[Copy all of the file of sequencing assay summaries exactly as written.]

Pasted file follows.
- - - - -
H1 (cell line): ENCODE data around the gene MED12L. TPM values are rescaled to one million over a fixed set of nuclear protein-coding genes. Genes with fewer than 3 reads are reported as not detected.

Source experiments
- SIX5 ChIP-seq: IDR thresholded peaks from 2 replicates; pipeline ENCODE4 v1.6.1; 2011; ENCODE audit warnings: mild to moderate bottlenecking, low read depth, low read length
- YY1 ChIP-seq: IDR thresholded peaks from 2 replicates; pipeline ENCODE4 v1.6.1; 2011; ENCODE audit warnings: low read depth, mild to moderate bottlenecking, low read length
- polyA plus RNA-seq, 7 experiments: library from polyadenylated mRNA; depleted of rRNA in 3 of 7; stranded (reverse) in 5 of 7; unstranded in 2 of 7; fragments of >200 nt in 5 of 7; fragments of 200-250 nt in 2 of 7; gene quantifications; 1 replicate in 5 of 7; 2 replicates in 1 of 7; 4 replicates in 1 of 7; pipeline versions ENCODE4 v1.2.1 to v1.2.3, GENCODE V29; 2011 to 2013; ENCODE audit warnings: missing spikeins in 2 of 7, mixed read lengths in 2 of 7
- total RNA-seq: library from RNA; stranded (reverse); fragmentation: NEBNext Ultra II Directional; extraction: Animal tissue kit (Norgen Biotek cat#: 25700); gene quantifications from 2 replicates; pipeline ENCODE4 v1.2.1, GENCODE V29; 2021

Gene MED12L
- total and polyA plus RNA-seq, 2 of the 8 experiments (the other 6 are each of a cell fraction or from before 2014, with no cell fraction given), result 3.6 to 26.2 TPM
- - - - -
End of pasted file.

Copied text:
H1 (cell line): ENCODE data around the gene MED12L. TPM values are rescaled to one million over a fixed set of nuclear protein-coding genes. Genes with fewer than 3 reads are reported as not detected.

Source experiments
- SIX5 ChIP-seq: IDR thresholded peaks from 2 replicates; pipeline ENCODE4 v1.6.1; 2011; ENCODE audit warnings: mild to moderate bottlenecking, low read depth, low read length
- YY1 ChIP-seq: IDR thresholded peaks from 2 replicates; pipeline ENCODE4 v1.6.1; 2011; ENCODE audit warnings: low read depth, mild to moderate bottlenecking, low read length
- polyA plus RNA-seq, 7 experiments: library from polyadenylated mRNA; depleted of rRNA in 3 of 7; stranded (reverse) in 5 of 7; unstranded in 2 of 7; fragments of >200 nt in 5 of 7; fragments of 200-250 nt in 2 of 7; gene quantifications; 1 replicate in 5 of 7; 2 replicates in 1 of 7; 4 replicates in 1 of 7; pipeline versions ENCODE4 v1.2.1 to v1.2.3, GENCODE V29; 2011 to 2013; ENCODE audit warnings: missing spikeins in 2 of 7, mixed read lengths in 2 of 7
- total RNA-seq: library from RNA; stranded (reverse); fragmentation: NEBNext Ultra II Directional; extraction: Animal tissue kit (Norgen Biotek cat#: 25700); gene quantifications from 2 replicates; pipeline ENCODE4 v1.2.1, GENCODE V29; 2021

Gene MED12L
- total and polyA plus RNA-seq, 2 of the 8 experiments (the other 6 are each of a cell fraction or from before 2014, with no cell fraction given), result 3.6 to 26.2 TPM